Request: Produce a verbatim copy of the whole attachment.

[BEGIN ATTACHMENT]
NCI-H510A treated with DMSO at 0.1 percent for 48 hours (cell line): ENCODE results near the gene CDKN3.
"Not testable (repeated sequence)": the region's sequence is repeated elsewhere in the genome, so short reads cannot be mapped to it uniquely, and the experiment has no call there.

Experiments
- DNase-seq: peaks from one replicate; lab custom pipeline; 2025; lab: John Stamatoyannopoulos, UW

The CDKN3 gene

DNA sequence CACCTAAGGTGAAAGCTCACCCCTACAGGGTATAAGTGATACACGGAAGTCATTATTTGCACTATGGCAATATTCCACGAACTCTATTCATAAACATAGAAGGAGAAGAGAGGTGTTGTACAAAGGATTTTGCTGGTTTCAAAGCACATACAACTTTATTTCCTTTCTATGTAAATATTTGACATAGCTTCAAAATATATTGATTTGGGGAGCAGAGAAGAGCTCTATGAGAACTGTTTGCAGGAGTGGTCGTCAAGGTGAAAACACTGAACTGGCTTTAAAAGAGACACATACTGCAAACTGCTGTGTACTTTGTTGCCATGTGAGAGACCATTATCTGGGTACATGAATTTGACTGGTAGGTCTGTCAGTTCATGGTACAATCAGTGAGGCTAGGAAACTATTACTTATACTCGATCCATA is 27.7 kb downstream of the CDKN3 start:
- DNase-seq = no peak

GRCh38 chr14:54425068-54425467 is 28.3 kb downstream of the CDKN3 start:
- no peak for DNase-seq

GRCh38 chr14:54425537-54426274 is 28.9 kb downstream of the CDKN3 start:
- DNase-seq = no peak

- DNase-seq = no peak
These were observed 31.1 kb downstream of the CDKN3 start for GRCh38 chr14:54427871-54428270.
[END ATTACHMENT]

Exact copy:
NCI-H510A treated with DMSO at 0.1 percent for 48 hours (cell line): ENCODE results near the gene CDKN3.
"Not testable (repeated sequence)": the region's sequence is repeated elsewhere in the genome, so short reads cannot be mapped to it uniquely, and the experiment has no call there.

Experiments
- DNase-seq: peaks from one replicate; lab custom pipeline; 2025; lab: John Stamatoyannopoulos, UW

The CDKN3 gene

DNA sequence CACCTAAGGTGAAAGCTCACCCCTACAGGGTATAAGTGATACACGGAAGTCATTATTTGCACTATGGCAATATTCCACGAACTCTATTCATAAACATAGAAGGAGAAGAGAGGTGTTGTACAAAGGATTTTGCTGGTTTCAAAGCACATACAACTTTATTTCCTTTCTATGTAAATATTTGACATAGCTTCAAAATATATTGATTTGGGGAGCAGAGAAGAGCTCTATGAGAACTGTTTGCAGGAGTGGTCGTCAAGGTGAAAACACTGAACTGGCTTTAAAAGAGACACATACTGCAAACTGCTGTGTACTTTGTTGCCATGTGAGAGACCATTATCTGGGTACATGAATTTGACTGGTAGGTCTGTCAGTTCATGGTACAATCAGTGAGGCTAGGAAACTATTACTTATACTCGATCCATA is 27.7 kb downstream of the CDKN3 start:
- DNase-seq = no peak

GRCh38 chr14:54425068-54425467 is 28.3 kb downstream of the CDKN3 start:
- no peak for DNase-seq

GRCh38 chr14:54425537-54426274 is 28.9 kb downstream of the CDKN3 start:
- DNase-seq = no peak

- DNase-seq = no peak
These were observed 31.1 kb downstream of the CDKN3 start for GRCh38 chr14:54427871-54428270.